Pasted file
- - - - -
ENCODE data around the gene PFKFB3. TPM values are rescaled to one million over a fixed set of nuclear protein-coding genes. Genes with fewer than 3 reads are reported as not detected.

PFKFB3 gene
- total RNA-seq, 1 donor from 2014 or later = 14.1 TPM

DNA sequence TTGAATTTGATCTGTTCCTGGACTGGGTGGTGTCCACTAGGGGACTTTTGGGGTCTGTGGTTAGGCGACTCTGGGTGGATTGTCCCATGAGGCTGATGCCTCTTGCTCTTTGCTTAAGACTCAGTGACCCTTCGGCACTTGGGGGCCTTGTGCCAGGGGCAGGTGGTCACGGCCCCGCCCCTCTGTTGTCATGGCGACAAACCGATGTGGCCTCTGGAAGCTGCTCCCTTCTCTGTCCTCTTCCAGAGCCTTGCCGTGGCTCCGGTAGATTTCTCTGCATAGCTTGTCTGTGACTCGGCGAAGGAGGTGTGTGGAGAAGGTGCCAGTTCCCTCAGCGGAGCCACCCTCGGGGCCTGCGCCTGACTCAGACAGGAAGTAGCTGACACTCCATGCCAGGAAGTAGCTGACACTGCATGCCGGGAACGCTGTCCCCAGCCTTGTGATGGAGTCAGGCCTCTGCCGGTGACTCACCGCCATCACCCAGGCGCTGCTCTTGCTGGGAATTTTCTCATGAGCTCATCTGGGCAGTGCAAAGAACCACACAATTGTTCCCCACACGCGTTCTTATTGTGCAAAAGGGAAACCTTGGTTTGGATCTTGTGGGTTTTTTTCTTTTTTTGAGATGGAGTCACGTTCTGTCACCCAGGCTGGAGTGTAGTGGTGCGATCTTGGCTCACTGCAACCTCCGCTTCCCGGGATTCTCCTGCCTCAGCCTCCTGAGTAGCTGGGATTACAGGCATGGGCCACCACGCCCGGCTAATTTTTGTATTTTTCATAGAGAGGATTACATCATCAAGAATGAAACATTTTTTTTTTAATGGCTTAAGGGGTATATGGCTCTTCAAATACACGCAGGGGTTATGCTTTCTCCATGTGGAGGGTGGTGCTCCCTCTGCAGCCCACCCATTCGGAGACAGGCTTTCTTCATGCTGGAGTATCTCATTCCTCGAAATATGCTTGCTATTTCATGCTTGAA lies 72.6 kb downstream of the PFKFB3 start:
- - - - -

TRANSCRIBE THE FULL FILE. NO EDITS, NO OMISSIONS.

ENCODE data around the gene PFKFB3. TPM values are rescaled to one million over a fixed set of nuclear protein-coding genes. Genes with fewer than 3 reads are reported as not detected.

PFKFB3 gene
- total RNA-seq, 1 donor from 2014 or later = 14.1 TPM

DNA sequence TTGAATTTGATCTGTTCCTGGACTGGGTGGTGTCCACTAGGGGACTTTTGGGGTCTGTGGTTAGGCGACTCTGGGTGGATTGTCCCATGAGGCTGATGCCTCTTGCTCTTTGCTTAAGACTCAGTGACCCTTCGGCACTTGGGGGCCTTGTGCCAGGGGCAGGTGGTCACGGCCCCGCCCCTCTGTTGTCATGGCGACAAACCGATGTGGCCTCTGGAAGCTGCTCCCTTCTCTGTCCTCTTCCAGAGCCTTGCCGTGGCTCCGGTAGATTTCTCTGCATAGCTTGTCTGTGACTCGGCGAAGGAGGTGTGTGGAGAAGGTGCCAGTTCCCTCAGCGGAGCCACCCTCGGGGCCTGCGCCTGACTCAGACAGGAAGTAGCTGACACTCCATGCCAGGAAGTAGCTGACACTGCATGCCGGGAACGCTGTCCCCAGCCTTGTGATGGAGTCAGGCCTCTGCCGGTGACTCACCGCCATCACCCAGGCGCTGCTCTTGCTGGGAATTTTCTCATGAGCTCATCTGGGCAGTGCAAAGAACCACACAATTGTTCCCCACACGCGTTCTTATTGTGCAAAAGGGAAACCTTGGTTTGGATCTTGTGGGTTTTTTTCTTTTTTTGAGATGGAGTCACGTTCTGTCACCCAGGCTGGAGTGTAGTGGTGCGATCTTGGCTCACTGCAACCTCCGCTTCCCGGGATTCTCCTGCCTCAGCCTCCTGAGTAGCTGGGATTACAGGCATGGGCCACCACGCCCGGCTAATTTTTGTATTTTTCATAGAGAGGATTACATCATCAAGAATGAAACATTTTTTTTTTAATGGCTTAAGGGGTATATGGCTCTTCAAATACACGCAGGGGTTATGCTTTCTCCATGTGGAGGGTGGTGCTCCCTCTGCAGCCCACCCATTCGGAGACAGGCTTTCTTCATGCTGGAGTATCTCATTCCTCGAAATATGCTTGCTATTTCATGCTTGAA lies 72.6 kb downstream of the PFKFB3 start: